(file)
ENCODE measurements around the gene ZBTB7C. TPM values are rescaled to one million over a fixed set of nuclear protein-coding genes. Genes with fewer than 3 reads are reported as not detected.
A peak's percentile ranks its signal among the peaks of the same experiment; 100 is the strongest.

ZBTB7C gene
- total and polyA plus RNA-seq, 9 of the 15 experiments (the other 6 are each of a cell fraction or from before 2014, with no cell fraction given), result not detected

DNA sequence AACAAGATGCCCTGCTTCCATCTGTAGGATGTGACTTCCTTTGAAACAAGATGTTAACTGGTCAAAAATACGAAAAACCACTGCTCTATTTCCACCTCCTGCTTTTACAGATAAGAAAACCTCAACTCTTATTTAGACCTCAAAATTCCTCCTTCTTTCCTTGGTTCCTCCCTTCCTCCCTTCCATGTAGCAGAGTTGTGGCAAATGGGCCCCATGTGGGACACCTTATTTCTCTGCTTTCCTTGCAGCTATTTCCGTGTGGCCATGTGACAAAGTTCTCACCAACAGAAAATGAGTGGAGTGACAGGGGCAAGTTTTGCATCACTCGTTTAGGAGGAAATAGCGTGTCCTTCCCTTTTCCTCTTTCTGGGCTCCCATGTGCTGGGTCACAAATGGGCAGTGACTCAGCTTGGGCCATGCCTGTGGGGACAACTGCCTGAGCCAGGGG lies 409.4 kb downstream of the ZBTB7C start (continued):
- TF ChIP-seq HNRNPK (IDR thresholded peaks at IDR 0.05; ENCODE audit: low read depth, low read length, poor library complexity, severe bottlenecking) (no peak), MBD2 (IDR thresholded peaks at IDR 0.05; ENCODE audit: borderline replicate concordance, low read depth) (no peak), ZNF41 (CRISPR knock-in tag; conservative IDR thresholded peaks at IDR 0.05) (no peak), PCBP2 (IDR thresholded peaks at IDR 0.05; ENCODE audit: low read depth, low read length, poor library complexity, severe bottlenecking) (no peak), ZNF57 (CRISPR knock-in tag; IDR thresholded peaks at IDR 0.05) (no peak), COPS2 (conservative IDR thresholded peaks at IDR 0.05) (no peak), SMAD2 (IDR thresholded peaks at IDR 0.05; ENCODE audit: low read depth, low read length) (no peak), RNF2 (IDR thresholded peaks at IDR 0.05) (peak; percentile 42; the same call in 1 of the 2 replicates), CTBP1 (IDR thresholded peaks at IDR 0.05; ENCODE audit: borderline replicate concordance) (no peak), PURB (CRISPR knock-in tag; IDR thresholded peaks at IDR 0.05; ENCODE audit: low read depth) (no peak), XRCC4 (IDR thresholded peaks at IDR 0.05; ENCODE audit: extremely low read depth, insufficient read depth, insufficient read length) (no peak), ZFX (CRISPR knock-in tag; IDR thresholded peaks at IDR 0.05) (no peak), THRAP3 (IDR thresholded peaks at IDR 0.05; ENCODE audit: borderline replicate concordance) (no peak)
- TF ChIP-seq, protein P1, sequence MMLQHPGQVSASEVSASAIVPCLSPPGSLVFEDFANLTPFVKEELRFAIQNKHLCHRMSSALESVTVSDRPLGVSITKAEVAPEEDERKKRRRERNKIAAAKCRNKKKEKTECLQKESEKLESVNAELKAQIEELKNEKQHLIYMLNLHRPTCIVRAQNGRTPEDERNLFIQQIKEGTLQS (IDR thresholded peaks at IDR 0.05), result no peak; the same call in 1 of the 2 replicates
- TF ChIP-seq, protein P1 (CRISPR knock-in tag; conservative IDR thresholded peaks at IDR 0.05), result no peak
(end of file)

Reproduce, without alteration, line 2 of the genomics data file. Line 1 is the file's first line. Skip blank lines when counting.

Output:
A peak's percentile ranks its signal among the peaks of the same experiment; 100 is the strongest.